With competency based education, teachers are tailoring their instruction to respond to exactly where students are at in their learning. While this may actually require more time and resources, especially initially, the benefit is that the time and resources teachers spend on curriculum planning, prepping, and delivering will be much more effective for students’ individual learning.
Similarly, once teachers have systems in place to support many different needs, such as using naturally differentiated curriculums and learning platforms, their planning, preparation, and instructional time will be not only efficient and effective for their students, but also more efficient for them.
Plus, the effectiveness of their students truly getting what they need for their learning to ultimately progress is rewarding for teachers. In an extremely demanding profession, making time and resources spent on teaching and learning efficient and effective for both teachers and students is vital.
3. There is a more equitable learning environment
In this day and age, most of us are aware that there is a difference between equality and equity, and one huge plus of competency based education is that it allows all learners to get what they need on an individual basis. With the traditional way of teaching, students are taught equally, meaning everyone gets the same thing at the same pace, regardless of whether they “get it” or not. This clearly leads to some children being unable to access material due to needing more practice with previous skills, while some might feel bored or frustrated by not being able to move on to learning new skills once they have a solid understanding of the one being taught.
Naturally, when students get what they need as learners, the environment is a more equitable, and hopefully more harmonious one, instead of just getting what everybody gets.
With competency based learning, this can look like students working on different skills with different materials in the same classroom at the same time. A more equitable learning environment is an important benefit of competency based education, and one that could potentially support closing the opportunity gap that exists in the education system, which both contributes to and is influenced by inequities in the larger society.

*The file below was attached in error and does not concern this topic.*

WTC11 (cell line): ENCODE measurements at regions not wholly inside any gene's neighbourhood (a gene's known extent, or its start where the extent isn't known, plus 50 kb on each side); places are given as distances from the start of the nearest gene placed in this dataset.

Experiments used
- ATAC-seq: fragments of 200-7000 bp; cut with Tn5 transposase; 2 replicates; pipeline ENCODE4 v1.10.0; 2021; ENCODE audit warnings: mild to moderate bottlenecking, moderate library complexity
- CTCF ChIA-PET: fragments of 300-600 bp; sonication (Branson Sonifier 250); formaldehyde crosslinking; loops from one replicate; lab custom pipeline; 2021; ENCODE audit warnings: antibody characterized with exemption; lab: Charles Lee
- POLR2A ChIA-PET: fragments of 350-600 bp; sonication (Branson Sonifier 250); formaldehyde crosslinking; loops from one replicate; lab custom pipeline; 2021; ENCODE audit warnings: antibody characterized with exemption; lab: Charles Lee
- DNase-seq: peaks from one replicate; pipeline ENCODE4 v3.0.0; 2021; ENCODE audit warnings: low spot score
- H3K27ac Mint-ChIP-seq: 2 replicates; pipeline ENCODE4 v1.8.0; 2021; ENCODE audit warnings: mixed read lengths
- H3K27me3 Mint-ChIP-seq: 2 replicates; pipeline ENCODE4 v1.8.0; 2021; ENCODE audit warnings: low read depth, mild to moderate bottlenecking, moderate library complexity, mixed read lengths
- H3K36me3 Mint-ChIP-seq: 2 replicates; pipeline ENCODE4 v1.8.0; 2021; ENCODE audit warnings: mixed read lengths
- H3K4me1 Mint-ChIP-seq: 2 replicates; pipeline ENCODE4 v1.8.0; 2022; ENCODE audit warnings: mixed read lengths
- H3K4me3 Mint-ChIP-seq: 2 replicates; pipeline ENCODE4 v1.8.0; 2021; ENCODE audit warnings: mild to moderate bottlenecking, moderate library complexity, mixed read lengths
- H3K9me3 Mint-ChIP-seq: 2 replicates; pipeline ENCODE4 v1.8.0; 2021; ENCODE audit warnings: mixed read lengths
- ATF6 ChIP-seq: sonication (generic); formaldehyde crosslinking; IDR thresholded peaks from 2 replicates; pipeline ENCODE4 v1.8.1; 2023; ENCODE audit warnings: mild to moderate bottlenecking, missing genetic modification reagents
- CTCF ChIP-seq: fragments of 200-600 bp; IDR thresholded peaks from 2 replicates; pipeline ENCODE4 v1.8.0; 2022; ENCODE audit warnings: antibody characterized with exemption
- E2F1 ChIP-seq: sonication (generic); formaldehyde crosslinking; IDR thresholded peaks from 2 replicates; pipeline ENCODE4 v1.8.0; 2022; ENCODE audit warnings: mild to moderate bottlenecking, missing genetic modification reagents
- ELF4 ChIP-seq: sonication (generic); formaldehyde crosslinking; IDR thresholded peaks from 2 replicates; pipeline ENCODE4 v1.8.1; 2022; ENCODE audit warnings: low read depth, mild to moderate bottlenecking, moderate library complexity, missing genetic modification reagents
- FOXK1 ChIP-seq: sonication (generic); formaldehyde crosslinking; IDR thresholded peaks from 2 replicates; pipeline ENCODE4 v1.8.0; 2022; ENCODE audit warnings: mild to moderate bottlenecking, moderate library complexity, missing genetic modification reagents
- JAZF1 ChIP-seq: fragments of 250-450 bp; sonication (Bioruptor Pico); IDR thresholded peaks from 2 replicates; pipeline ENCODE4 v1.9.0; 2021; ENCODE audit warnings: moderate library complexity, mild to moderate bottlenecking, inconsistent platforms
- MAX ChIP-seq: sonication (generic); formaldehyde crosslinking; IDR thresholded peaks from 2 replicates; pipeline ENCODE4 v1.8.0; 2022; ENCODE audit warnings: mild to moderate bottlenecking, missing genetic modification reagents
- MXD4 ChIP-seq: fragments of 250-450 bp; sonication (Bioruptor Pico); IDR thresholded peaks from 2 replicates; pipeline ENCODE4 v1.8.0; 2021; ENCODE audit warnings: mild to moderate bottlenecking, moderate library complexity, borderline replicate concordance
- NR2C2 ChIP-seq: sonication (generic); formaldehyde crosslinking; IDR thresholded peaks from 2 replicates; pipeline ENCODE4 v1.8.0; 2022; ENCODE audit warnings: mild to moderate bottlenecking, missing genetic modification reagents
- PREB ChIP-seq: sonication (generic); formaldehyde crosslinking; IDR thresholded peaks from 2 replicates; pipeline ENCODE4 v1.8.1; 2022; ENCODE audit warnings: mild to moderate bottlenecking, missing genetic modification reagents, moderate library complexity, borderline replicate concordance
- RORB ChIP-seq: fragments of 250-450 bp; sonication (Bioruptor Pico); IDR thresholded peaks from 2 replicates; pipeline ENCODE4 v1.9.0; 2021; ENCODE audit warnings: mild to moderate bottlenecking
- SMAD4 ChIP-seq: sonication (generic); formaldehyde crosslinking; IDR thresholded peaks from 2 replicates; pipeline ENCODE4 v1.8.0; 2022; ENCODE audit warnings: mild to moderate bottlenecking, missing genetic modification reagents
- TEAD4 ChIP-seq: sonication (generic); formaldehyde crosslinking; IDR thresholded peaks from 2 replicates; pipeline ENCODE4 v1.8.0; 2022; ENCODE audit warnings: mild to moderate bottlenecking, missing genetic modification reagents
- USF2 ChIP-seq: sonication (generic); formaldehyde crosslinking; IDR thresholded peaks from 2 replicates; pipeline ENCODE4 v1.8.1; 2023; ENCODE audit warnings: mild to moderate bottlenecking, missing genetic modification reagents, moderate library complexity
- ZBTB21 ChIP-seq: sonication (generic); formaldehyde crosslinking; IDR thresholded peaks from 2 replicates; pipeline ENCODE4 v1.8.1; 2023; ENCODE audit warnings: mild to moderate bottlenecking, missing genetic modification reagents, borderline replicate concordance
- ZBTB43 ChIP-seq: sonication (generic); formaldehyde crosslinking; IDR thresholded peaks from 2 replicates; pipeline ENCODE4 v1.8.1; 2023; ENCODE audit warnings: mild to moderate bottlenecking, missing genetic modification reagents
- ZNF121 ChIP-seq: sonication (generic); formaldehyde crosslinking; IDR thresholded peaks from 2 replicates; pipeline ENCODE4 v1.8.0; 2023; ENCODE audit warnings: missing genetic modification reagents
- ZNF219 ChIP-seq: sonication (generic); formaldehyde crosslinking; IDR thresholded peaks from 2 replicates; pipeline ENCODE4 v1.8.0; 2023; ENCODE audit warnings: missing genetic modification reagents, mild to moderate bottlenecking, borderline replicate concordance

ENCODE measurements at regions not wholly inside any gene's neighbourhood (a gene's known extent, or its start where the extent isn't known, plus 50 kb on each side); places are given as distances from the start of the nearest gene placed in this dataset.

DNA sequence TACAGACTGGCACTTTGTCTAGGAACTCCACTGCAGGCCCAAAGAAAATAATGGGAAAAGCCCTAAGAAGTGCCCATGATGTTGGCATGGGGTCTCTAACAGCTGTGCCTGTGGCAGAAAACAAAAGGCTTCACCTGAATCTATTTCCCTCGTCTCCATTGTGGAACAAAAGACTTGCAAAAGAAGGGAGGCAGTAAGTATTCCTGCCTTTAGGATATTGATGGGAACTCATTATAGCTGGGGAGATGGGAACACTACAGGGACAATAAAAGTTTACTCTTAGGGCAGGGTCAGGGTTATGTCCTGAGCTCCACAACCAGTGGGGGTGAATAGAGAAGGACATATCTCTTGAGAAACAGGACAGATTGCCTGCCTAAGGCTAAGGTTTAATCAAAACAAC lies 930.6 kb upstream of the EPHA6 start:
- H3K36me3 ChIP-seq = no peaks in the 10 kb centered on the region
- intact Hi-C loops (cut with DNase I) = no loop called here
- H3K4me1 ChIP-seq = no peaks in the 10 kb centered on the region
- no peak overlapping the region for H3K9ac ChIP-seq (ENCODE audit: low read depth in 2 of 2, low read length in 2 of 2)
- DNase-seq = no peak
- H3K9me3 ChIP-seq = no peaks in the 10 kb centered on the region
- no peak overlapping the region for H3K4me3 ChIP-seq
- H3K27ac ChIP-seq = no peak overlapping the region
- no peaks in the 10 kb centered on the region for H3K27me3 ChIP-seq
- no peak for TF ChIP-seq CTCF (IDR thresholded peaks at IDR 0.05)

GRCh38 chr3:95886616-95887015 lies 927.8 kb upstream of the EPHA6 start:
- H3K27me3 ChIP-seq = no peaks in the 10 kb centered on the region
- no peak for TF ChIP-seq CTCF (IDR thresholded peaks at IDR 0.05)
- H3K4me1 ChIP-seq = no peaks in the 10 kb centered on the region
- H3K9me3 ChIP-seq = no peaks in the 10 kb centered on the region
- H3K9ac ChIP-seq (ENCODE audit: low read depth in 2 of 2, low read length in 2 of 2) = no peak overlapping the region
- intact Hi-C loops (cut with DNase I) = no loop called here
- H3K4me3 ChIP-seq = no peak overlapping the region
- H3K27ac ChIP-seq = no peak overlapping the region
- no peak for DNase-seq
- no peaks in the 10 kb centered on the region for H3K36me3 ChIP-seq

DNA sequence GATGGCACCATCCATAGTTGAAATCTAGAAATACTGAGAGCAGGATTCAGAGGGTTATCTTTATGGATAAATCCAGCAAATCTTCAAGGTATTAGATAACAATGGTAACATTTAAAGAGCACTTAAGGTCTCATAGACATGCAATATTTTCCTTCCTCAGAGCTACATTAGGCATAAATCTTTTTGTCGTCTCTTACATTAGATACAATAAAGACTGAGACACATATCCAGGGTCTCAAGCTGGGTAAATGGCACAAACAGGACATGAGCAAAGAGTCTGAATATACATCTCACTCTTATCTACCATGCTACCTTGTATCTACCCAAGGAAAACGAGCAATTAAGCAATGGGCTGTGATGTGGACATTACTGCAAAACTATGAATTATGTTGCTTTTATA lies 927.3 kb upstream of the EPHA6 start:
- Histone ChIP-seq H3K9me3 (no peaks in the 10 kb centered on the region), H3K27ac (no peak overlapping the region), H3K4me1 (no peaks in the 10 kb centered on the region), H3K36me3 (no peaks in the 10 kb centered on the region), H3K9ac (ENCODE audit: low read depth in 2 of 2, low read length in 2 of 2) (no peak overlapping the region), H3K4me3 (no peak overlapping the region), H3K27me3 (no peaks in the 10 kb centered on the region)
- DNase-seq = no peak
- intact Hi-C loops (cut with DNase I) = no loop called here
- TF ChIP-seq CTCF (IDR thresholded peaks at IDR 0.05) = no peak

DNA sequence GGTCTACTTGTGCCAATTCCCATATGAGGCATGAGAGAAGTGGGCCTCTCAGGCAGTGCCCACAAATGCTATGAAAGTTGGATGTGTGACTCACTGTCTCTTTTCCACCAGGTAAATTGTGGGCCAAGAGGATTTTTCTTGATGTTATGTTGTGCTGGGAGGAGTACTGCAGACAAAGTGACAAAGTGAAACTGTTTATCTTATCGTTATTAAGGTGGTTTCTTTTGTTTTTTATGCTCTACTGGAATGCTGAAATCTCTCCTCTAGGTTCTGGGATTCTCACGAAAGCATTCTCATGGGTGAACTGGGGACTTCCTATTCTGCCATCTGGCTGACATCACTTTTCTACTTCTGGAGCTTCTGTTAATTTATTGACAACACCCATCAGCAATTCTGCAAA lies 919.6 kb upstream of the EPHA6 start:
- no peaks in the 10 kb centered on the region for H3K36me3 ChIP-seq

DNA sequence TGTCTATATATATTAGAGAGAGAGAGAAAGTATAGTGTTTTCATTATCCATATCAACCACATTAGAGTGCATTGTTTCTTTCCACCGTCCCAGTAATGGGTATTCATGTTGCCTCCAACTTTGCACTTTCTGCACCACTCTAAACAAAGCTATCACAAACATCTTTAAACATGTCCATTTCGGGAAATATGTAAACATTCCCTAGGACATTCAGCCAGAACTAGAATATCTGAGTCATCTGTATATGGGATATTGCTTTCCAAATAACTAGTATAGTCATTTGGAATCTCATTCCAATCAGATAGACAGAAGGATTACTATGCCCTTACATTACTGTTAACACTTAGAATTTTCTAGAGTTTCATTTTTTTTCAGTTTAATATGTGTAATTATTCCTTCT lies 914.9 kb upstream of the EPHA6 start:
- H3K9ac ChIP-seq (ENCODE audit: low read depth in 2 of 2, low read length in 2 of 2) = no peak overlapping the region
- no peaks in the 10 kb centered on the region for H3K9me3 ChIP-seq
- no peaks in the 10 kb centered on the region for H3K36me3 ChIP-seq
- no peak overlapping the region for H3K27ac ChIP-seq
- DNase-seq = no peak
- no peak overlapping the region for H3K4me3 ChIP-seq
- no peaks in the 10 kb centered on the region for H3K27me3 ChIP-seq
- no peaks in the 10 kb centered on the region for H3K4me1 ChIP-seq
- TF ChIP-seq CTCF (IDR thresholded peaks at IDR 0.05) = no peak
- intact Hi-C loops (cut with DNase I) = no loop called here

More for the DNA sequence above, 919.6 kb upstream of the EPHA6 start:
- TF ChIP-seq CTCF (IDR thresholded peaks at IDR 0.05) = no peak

When students receive equitable instruction that is tailored to their pacing as a learner, they are able to master and build upon skills, rather than having a shallow understanding of skills that they are unable to apply independently, or feeling bored, frustrated, and potentially acting out due to being “beyond” the skill at hand. When students have an equitable learning environment, everyone can thrive.
4. There is more room for authentic learning and assessment
We all know that assessing student learning is an extremely important part of teaching. Without both summative and formative assessments, teachers do not fully know their students’ understanding of the skills being taught. With competency based education, teachers facilitate authentic tasks and authentic assessments for students rather than conventional “seat work” or paper-and-pencil tests.
When students show their understanding of a skill in an authentic way rather than with a traditional test, it can demonstrate a deeper understanding of a concept, and will almost certainly result in longer-lasting learning.
For an example of authentic assessment, think about a student that has been reading a novel and focusing on understanding the themes of the novel. Their summative assessment work might look like notetaking about themes with examples from the text.
For a formative assessment, rather than a multiple-choice test on which themes showed up in the novel with examples of them, or even writing a paragraph about a theme from the book with examples to show that theme, they could write an epilogue extending one of the main themes of the novel. This is an authentic assessment because it mimics something that one might do in the “real world”-- write books!